Wednesday, 12 March 2014

Mapping Mountains – Trimble Surveys – Carneddau

10.03.14  Moel Faban (SH 634 679), Y Gurn (SH 647 687), Moel Wnion (SH 649 697), Trwsgl (SH 664 679), Bera Mawr (SH 674 682) and Bera Bach (SH 672 677) 

Y Gurn (SH 647 687)
With a high pressure system firmly established over the country and the forecast of sunshine for the west of Wales I decided to visit some old friends in the Carneddau.  I parked above Bethesda (SH 630 672) at the end of the paved road next to a row of terraced houses.  Parking is dependent upon the use of the car parking area by the residents of the houses.  Otherwise parking can be found lower down in Bethesda.

Breakfast time in Bethesda
From the end of the paved road a green lane leads up through a kissing gate and out on to open hill side where a good green path heads up toward the summit of Moel Faban (SH 634 679).

The summit has a large cairn overlooking the southern lands, whilst three ancient megalithic cairns are lined heading north, all have been reconstructed in to walkers shelters.

I had a brief look around the first cairn encountered for high embedded rocks that could be deemed as the ‘natural’ high point of the hill, but once my eye had looked over the summit area I had no hesitation in deciding that the ‘natural’ high point must be a large erratic boulder overlooking Ynys Môn and the sea.  I jumped on top (haphazardly clambered up!) and then placed the Trimble on the high point and awaited its ten minutes of data collection.

Moel Faban (SH 634 679) summit with the Trimble gathering data on the large boulder on the right of the photograph
My initial intention was to visit the higher hills before finishing up on the lower and leaving Moel Faban as the last.  But as Pen yr Ole Wen and Carnedd Dafydd were bathed in sunshine and clear skies, this part of the north-western Carneddau was facing directly in to the northern breeze, and however slight this was, it meant that Carnedd Llywelyn and the lower hills of Bera Mawr, Bera Bach and Trwsgl were all under a dark grey murk.  Therefore I swapped the route from anti-clockwise to clockwise.  This at least meant the higher hills of the day’s walk now had time for the late morning’s and early afternoon’s warmth of the sun to burn off any unwanted cloud.

As I waited on the summit area of Moel Faban for the Trimble to accumulate its required data I looked out on dramatic light as wisps of cloud left the higher ridges of the Glyderau.  To the north-west Ynys Môn had banks of dark cloud being accentuated by the bright early morning sunshine.  Richness of colour can sometimes enthuse and those few minutes on Moel Faban were no exception.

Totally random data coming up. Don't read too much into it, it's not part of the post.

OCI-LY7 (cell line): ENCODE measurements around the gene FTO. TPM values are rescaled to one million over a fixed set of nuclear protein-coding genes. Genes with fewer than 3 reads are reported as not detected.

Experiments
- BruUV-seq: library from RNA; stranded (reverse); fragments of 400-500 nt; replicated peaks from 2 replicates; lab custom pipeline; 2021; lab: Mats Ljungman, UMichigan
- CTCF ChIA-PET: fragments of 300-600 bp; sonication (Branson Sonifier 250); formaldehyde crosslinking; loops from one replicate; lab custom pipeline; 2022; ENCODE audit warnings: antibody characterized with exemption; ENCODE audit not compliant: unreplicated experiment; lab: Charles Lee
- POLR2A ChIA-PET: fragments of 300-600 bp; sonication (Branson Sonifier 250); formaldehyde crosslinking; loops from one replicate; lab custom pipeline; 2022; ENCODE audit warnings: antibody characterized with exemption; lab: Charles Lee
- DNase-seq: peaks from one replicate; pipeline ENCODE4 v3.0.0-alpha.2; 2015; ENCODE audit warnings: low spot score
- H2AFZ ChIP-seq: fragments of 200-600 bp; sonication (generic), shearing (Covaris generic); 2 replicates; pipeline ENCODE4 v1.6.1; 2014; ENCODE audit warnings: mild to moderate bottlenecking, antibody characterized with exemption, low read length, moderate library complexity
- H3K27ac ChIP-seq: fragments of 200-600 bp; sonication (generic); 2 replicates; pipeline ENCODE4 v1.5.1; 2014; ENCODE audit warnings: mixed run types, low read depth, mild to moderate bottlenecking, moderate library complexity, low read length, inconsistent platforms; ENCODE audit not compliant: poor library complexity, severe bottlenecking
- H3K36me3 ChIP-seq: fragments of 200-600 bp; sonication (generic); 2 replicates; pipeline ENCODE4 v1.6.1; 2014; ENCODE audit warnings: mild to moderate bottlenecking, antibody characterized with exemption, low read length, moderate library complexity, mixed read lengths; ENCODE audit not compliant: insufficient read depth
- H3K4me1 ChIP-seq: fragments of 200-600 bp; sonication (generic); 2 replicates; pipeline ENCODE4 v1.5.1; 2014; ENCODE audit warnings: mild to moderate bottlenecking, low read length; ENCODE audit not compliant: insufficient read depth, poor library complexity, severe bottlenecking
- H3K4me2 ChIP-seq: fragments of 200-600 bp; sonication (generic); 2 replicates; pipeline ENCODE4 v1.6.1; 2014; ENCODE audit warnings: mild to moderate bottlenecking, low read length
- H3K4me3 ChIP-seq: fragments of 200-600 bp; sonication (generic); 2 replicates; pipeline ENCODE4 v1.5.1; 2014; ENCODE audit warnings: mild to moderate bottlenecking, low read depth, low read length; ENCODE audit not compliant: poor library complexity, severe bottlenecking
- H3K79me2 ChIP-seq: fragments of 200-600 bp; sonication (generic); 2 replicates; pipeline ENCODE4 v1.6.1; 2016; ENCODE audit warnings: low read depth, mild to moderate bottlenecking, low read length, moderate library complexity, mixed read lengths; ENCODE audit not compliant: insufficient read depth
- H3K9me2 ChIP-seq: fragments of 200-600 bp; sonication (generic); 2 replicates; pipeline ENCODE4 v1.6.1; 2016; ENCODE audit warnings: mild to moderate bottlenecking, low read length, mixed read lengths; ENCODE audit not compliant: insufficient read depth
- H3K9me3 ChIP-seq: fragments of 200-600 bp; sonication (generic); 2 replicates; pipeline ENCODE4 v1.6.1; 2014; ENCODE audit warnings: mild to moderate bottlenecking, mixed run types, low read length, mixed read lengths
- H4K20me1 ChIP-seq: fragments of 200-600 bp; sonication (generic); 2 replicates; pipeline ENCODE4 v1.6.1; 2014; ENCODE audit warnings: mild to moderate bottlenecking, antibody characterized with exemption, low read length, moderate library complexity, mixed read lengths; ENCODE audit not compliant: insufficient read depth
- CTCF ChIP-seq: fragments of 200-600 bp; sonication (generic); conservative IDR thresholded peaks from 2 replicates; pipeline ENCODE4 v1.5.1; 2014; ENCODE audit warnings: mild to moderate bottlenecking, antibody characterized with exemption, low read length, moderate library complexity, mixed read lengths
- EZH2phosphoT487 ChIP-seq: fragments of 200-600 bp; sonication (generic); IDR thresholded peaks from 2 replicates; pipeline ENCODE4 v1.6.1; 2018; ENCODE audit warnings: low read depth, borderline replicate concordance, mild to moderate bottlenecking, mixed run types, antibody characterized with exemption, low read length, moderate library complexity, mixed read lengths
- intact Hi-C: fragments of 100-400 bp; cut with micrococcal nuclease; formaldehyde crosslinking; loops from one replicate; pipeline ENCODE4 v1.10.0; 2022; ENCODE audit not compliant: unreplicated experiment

I planned to survey seven hills during the day with data taken at each summit and bwlch.  I hoped to gather ten minutes of data at each, but realising that this may mean being still on the hill as darkness began to fall I decided to try and get ten minutes of data from each summit and five from each bwlch.

The bwlch between Moel Faban and Y Gurn (SH 647 687) is narrow on the hill to hill traverse as steep grassed land sweeps down to the crossing.  I again chose my spot for data collection and once five minutes of data was gathered I proceeded on my way up the steepening slopes toward Y Gurn.

This hill has a distinct shapely profile when viewed from all sides and although its neighbour of Moel Wnion somewhat dwarfs it in height and bulk it is by far the better hill.  I’d only visited once before and as I walked up its last rock strew slopes I wondered if the whole upper part of the hill was an ancient cairn.  It isn’t but the summit has a large wind shelter at its highest point.  This made surveying with the Trimble a little difficult.  I spent a few minutes testing a number of protruding rocks, many were found to move when kicked or shaken.  The one that looked to be the highest ‘natural’ embedded rock was partly under the wind shelter and the Trimble may not have taken to being positioned immediately below a 4ft wall of rock, so I moved it to an adjacent embedded rock that was about 2cm lower in height.

The summit of Y Gurn (SH 647 687)
By now the higher hills were showing signs that their early morning grey murk had been swept away and as I visited the connecting bwlch with Moel Wnion the early morning crispness had been replaced by the warmth of the sun.

After more bwlch data was collected I followed a vehicle track up to the summit of Moel Wnion where another wind shelter greeted me.  This one has the remains of the base of a trig pillar in it.  According to the OS Trig Database the pillar was destroyed in 2003.